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The very first moment of Robot & Frank is kind of a groaner: a title card flashes before the woodlands of upstate New York informing the audience that the film is set in “the near future.” At once the golden rule of show-don’t-tell is broken while the time-sensitive ambiguity of the information can come off as careless and frustrating. But Robot & Frank is for the few of us out there with enough patience to last beyond the initial five-second frame of a movie.
Everything thereafter is wholly impressive from the engrossing confusion that overtakes the audience when we first meet the on-in-years Frank (Frank Langella) a retired jewel thief struggling with the early-to-mid stages of Alzheimer’s. The story opens with Frank attempting to rob his own house — trapped in the motions of his youthful glory days and at painful odds with his increasing struggles with memory. Frank is alone: his affectionate flighty daughter Madison (Liv Tyler) is off traveling the world only speaking to her father via fleeting video-phone conversations. Frank’s resentful son Hunter (James Marsden whose only flaw here is that his ever-present charm makes him a little hard to believe as an embittered everyman with daddy issues) visits regularly to check on his father but brings nothing but malice and judgment. The only company Frank does have is a friendly librarian Jennifer (Susan Sarandon) the object of his flirtatious affections. Frank’s regular visits to Jen’s library — which is being “reimagined” as a digital cutting-edge social-media-incorporating blah blah blah experience — help to establish his lasting affection for the woman as well as the reality of the world in which this story is set. Jennifer like many in their society is abetted by a robot associate who helps to carry out her day-to-day.
It isn’t long into the film before Hunter decides that a caretaker robot would be the right fit for his father; unsurprisingly this is not an idea to which Frank takes too kindly. At first the highly intelligent android (voiced by Peter Sarsgaard) simply insists on feeding Frank a healthier diet taking him for hikes and employing the mindful activity of gardening. Frank is interested in none of this — except for the robot’s apparent knack for lock-picking. After taking note of Robot’s (he never gets a name) skill Frank decides to get back in the game: with his knowhow and Robot’s aptitude the two can really make a run for some high-profile items like the priceless copy of Don Quixote that the new owners of Jennifer’s renovating library plan on disposing (Frank wants to steal it so that he can give it to her — a sweet gesture if it weren’t so misguided). Beyond the monetary gain from this return to action is the first friend Frank has had in years. He shares stories with Robot relishing in his pal’s unwavering loyalty (he’s programmed that way after all) but lamenting in Robot’s frequent admissions that he is not actually alive.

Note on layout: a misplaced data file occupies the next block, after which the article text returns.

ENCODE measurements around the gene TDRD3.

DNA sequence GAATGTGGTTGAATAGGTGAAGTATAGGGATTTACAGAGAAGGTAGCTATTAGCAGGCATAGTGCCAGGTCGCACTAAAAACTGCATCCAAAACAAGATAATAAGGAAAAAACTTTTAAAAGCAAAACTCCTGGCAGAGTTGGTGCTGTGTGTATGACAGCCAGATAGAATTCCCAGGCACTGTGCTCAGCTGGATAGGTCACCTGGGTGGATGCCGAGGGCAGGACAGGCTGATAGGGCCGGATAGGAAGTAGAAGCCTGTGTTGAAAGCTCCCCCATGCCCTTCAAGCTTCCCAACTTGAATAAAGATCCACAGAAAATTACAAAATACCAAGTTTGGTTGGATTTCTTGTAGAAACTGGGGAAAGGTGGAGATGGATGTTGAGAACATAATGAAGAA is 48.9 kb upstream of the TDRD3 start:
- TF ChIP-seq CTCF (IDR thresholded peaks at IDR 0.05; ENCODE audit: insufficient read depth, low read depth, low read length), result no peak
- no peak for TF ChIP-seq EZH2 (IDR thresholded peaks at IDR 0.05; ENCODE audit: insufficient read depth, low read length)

Therein lies the heartbreak of the story: the affair of unrequited love. While Frank gradually (and begrudgingly — don’t you worry the process is quite begrudging!) comes to care for and cherish Robot he is placed with the new struggle of accepting his companion’s lack of ability to reciprocate any truly genuine affection. Robot is there for Frank through anything. He is “instinctually” driven to protect Frank from harm even if it means sacrificing his own well-being… as he understands he has no being to preserve. And although the self-involved Frank revels in this kind of relationship at first his love for and friendship with Robot becomes a source of deliberate pain in the film: beyond his shattered relationship with his children and his waning mind the sorrow is in Frank’s inability to accept that his closest friend is not really there.
As obvious ties can be drawn between this and the tragedy inherent in an Alzheimer’s sufferer grasping at things long gone the movie also serves as a truly interesting and approachable examination of the science fiction element of artificial intelligence — probably one of the best takes on the idea that film has given us in recent years. Capped with a fun albeit extremely odd performance by antagonist Jeremy Strong (as the new owner of Jennifer’s library) as well as an always welcome visit from Jeremy Sisto (as a crafty law enforcement officer with eyes on Frank… but don’t worry the heist motif never overtakes the film to the point of crime-thriller) as well as some genuinely unforeseen turns of events Robot & Frank is consistently gripping. A rare thing to say about a somber character study. Robot & Frank uses sci-fi as it was created to be used: to say something poignant about the human condition. Jake Schreier's Robot & Frank is not at all something you have to be "into" sci-fi to appreciate; it's simply a story about friendship and loneliness... something all humans (and some robots) can understand.